KIERAN GILBERT: Minister, thanks for your time. With the scrapping of the Cashless Debit Card, will you be scrapping Income Management altogether as well?
AMANDA RISHWORTH: The first step that we are taking is to scrap the Cashless Debit Card, which was imposed in five communities around the country. That is our first step. That was privatised welfare - $170 million of taxpayer’s money was spent on this with no evidence that it would work. Our first step is to abolish the Cashless Debit Card and work with individuals to transfer them into options that they want to have and use and manage their income.
KIERAN GILBERT Are you worried, though, about the impact this might have in some communities in the Northern Territory? I know that in Cape York you're going to look to move to Income Management, but in other communities like in the top end, just as we see the alcohol bans lifted nine days ago, this coming at time as well. Are you worried about the impact here?
AMANDA RISHWORTH: At the moment predominantly, people in the Northern Territory are on Income Management and so we will be turning our attention to the future of Income Management after we've dealt with the Cashless Debit Card. In the first instance, we are dealing with the Cashless Debit Card in five communities around the country. Many of these communities didn't want this card. Many people in these communities are finding difficulties with this card, of accessing the necessities of everyday life and that is where we start.
KIERAN GILBERT Have you consulted on that because as you know better than anyone this is a very complex area and while people under pressure from others, maybe in their communities saying one thing but privately some women of the community might be of a very different view.
AMANDA RISHWORTH: I've spoken in Ceduna, in the East Kimberly - I’ve spoken to different groups including women's only groups where they've said that the Cashless Debit Card is not working for them. That for them, with the Cashless Debit Card there's too many workarounds and it is not delivering the outcomes. I've also heard stories of women and men embarrassed because they can't take their families to the football because it's cash only. They can't have second-hand goods because if you buy a second-hand fridge you need cash.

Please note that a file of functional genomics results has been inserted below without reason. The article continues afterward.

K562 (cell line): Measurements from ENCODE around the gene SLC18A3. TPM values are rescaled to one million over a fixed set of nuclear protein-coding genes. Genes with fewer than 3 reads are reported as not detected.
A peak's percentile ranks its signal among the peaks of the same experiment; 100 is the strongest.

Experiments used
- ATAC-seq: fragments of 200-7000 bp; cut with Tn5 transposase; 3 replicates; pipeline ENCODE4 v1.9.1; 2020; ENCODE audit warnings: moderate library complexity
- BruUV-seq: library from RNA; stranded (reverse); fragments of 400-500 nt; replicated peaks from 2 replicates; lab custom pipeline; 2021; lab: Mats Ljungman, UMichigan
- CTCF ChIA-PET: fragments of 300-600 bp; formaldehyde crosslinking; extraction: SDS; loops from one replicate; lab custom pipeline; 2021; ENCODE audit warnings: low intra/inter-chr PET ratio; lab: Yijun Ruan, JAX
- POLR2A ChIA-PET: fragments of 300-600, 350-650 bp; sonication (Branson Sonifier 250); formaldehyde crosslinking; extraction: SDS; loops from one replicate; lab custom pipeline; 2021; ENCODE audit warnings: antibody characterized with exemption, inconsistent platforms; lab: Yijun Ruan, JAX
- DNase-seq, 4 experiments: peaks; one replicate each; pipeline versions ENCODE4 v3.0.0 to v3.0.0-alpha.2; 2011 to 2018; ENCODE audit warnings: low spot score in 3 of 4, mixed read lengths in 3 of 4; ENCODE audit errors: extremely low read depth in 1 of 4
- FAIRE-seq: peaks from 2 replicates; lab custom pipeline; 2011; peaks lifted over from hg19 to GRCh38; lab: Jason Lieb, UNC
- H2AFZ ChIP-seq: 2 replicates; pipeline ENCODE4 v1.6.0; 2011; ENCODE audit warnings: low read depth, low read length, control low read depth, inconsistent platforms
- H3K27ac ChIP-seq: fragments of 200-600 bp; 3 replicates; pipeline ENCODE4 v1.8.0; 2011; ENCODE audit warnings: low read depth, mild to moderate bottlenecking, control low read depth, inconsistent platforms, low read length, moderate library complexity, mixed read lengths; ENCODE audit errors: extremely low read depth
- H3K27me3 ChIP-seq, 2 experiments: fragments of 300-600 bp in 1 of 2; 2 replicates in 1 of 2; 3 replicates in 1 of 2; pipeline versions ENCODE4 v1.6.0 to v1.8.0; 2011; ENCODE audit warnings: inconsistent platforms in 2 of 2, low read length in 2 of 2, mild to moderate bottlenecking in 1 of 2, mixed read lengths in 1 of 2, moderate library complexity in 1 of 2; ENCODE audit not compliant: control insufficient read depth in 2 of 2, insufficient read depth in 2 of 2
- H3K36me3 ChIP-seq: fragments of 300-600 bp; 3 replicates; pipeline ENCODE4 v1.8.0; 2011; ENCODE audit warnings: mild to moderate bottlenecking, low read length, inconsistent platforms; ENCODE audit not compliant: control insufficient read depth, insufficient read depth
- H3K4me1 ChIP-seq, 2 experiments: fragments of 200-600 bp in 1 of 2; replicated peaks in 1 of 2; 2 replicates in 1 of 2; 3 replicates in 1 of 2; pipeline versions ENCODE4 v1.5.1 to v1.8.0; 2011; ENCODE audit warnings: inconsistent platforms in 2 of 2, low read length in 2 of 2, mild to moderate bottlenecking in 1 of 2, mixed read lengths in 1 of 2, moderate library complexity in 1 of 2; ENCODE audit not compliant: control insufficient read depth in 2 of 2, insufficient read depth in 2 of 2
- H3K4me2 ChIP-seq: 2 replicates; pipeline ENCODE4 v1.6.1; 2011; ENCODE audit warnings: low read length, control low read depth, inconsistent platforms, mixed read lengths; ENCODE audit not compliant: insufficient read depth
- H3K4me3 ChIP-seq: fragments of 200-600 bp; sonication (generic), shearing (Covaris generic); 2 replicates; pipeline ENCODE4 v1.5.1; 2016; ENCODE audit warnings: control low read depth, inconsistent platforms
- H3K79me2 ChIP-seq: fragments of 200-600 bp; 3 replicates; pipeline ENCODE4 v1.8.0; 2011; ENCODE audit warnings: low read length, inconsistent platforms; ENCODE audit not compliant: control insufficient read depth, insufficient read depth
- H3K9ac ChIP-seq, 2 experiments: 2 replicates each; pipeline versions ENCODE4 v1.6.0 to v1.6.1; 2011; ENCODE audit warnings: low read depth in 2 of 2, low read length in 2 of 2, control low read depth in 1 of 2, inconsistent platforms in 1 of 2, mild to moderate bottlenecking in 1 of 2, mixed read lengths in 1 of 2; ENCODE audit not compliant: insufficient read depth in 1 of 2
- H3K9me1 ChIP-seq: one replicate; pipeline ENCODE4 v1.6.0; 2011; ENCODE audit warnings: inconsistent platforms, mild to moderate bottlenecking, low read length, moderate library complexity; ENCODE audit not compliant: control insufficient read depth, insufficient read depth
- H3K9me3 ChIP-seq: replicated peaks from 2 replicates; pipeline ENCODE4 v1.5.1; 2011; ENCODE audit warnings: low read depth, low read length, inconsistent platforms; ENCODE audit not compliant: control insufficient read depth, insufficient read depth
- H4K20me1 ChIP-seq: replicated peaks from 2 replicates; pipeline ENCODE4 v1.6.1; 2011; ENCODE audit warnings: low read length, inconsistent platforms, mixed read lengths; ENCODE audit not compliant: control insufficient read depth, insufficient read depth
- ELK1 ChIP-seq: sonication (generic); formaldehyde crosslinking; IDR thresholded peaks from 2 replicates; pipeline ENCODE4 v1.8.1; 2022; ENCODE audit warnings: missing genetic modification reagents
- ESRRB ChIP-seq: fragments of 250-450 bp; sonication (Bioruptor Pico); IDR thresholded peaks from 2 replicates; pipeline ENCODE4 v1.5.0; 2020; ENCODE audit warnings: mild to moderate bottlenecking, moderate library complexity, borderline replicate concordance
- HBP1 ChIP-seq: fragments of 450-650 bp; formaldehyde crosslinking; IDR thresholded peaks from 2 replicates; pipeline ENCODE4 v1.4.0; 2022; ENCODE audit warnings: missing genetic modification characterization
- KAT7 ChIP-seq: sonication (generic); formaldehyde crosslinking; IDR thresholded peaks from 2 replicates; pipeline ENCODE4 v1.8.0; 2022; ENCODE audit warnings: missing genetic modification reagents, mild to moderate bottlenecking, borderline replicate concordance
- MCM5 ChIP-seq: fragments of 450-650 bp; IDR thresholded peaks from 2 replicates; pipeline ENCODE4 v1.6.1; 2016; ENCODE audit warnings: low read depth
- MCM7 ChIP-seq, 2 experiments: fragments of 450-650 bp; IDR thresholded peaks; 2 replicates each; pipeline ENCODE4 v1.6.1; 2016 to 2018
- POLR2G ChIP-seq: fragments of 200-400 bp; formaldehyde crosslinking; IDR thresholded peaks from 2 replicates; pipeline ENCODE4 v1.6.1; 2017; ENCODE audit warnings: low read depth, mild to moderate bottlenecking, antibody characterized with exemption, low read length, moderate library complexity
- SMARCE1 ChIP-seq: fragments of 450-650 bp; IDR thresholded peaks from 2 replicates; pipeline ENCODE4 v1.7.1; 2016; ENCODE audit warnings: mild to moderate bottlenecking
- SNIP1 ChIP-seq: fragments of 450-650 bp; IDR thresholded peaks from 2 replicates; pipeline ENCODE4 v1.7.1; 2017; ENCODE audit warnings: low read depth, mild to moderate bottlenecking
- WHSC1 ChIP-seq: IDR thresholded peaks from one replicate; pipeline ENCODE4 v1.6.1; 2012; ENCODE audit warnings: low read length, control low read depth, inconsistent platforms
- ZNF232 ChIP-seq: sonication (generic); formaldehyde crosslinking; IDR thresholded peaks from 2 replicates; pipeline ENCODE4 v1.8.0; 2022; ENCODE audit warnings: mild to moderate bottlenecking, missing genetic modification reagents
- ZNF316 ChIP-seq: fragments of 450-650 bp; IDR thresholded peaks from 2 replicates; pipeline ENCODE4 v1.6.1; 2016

KIERAN GILBERT Will people go back on the BasicsCard?
AMANDA RISHWORTH: In the communities, in Ceduna, in the East Kimberly, we are moving them off CDC and they will be transitioning to other arrangements. In terms of the Northern Territory, we are working through those things right now.
KIERAN GILBERT But in the meantime, there is a gap there and as we've seen tragically in Alice Springs, nine days ago the Stronger Futures legislation hit its sunset, which basically means dry communities are no longer dry. That alcohol has been bought, my colleague Matt Cunningham reported that one bottle shop in Alice Springs had a 300 per cent increase in their sales on the day after those laws ended and there were 54 domestic violence cases on the weekend of those laws lifting in 48 hours. I ask again, are you worried about this gap with the CDC scrapped?
AMANDA RISHWORTH: Let's be really clear. There is currently is no evidence both in the Northern Territory and across the country being presented that the CDC is doing anything to stop alcohol misuse and drug and other issues. So, it's not showing any evidence. There is currently CDC in place in the locations of those reports that show the increase in alcohol misuse. What we're hearing from communities is that there are plenty of workarounds when it comes to this card and there is no evidence that it has done anything to actually deal with alcohol misuse.
KIERAN GILBERT What about the University of Adelaide report on the CDC? I'm sure you saw it. It said 25 per cent of recipients reported drinking less.
AMANDA RISHWORTH: Let's be really clear, the ANAO report has said that there is no evidence to suggest that alcohol misuse, drug misuse has reduced as a result. Indeed, I heard stories from communities where what some people have to do to access cash is to trade their card for cash. That is what reportedly happens in many communities. I've been talking with communities, what they are asking for. What they have said to me is that they want the supports that work. They want drug and alcohol services, they want other supports in their communities that they together as a community work out what they need to support their community. That is what those communities are telling me, not a $170 million Income Management tool that has not worked.